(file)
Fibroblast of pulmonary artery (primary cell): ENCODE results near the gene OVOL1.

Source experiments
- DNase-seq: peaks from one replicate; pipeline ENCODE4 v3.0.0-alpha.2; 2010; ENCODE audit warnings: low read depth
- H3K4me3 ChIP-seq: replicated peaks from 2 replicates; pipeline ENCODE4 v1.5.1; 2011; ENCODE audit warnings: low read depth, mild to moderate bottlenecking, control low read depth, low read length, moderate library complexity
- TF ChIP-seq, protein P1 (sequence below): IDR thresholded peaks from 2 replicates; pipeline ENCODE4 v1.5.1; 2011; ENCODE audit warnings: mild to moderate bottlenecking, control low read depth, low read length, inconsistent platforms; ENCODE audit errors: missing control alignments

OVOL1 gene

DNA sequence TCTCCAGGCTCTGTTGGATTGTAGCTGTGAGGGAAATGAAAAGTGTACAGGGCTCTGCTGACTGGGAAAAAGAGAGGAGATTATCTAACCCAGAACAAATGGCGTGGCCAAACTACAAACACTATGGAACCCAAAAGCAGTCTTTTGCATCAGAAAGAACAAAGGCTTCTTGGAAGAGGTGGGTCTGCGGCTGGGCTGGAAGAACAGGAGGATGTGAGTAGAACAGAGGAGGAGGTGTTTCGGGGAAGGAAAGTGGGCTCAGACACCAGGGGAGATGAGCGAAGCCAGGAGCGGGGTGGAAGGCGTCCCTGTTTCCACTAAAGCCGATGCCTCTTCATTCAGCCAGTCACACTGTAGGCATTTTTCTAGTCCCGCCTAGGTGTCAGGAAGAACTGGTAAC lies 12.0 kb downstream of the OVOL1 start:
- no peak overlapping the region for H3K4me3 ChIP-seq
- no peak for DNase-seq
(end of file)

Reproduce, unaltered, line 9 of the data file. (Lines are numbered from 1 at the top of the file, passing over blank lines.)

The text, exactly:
- no peak for DNase-seq